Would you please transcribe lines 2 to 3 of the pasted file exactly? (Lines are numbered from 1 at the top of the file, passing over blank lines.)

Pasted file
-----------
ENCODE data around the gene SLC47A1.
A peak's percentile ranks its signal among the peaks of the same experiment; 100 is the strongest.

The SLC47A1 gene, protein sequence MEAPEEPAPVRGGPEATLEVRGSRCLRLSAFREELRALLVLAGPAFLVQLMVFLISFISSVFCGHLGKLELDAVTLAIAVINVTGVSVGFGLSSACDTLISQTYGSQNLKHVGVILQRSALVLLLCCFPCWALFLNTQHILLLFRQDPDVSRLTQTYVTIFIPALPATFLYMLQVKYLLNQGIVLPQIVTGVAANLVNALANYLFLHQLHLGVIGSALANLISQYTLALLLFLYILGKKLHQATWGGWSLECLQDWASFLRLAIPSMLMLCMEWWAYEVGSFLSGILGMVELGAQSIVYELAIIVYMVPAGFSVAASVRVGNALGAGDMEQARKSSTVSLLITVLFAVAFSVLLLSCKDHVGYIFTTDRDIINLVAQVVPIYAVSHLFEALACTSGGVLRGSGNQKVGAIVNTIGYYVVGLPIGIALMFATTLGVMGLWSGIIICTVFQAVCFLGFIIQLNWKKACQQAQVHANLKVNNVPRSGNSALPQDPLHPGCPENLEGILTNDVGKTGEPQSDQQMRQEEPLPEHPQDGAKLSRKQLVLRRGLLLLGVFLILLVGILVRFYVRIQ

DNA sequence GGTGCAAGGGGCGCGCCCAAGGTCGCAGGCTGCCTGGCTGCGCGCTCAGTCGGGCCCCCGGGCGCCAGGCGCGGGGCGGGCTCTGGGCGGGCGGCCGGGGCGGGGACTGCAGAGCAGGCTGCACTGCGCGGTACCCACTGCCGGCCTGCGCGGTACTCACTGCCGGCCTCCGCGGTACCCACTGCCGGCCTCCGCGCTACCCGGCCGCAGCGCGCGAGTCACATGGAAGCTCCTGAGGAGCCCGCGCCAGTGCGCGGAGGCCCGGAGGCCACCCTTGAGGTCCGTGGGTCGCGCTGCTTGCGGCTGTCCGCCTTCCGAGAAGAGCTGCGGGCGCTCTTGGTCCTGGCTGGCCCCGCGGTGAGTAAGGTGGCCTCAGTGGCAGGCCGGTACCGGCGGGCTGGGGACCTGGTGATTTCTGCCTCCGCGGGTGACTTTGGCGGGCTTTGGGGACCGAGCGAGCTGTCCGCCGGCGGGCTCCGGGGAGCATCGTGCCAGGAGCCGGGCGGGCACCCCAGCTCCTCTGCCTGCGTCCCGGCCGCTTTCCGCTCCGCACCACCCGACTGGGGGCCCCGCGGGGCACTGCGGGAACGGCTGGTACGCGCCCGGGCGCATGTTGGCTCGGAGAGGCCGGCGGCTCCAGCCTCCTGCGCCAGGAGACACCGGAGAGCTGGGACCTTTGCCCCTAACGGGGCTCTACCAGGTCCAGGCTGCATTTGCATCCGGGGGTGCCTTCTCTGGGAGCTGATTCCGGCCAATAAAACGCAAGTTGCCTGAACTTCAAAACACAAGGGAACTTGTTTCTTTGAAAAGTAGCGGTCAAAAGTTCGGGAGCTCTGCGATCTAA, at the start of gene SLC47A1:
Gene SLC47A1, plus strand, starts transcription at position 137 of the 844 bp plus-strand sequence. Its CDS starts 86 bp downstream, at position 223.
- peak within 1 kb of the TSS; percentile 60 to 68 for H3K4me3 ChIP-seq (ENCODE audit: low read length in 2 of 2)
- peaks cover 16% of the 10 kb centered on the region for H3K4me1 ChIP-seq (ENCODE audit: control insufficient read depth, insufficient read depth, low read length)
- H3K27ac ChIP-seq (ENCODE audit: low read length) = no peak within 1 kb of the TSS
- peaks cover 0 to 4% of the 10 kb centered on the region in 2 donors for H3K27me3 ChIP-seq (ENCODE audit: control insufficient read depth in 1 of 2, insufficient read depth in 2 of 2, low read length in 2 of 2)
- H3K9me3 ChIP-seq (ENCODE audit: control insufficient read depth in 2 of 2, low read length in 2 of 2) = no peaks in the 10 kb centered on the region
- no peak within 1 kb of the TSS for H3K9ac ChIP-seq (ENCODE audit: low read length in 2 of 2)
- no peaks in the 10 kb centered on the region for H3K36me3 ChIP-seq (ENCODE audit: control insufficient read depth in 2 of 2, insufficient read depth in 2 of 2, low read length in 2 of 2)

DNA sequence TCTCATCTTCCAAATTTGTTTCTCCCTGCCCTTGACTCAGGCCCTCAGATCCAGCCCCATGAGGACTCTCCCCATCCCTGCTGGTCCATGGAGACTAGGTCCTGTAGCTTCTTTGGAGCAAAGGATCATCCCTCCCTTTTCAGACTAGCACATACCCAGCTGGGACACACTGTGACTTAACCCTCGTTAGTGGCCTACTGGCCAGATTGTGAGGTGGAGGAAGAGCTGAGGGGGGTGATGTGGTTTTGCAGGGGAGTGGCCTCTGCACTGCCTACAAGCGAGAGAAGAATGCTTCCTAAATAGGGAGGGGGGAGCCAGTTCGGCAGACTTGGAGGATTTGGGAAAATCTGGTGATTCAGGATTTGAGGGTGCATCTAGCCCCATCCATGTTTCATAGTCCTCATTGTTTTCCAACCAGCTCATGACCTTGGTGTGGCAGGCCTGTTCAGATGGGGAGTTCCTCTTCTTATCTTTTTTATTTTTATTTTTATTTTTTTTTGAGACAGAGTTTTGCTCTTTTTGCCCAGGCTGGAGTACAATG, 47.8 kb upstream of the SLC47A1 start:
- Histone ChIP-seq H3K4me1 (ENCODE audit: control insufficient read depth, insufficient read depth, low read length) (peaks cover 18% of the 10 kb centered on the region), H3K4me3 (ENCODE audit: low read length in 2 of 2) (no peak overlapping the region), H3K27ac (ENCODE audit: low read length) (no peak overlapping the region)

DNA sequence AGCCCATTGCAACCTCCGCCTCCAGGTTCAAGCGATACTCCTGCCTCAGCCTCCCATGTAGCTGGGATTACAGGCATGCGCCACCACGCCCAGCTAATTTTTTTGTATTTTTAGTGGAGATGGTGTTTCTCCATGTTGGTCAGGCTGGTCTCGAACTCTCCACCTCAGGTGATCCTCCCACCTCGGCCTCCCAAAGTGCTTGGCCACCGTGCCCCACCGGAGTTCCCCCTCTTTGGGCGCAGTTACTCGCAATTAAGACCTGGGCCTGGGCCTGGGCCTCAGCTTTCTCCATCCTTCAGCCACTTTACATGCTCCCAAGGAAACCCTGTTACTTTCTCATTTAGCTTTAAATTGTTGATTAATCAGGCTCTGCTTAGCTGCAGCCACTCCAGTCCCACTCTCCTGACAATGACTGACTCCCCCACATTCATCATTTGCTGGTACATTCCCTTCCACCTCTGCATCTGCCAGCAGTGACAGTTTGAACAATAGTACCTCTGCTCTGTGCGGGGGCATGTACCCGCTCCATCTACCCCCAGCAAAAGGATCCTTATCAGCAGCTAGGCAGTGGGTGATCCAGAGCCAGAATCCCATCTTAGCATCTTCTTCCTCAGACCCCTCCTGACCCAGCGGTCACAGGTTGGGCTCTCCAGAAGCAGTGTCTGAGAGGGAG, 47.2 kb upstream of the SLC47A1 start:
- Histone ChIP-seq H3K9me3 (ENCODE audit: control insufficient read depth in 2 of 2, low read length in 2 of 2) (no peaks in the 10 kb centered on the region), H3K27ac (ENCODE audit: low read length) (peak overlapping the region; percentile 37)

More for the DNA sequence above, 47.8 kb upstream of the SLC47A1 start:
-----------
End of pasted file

A peak's percentile ranks its signal among the peaks of the same experiment; 100 is the strongest.

The SLC47A1 gene, protein sequence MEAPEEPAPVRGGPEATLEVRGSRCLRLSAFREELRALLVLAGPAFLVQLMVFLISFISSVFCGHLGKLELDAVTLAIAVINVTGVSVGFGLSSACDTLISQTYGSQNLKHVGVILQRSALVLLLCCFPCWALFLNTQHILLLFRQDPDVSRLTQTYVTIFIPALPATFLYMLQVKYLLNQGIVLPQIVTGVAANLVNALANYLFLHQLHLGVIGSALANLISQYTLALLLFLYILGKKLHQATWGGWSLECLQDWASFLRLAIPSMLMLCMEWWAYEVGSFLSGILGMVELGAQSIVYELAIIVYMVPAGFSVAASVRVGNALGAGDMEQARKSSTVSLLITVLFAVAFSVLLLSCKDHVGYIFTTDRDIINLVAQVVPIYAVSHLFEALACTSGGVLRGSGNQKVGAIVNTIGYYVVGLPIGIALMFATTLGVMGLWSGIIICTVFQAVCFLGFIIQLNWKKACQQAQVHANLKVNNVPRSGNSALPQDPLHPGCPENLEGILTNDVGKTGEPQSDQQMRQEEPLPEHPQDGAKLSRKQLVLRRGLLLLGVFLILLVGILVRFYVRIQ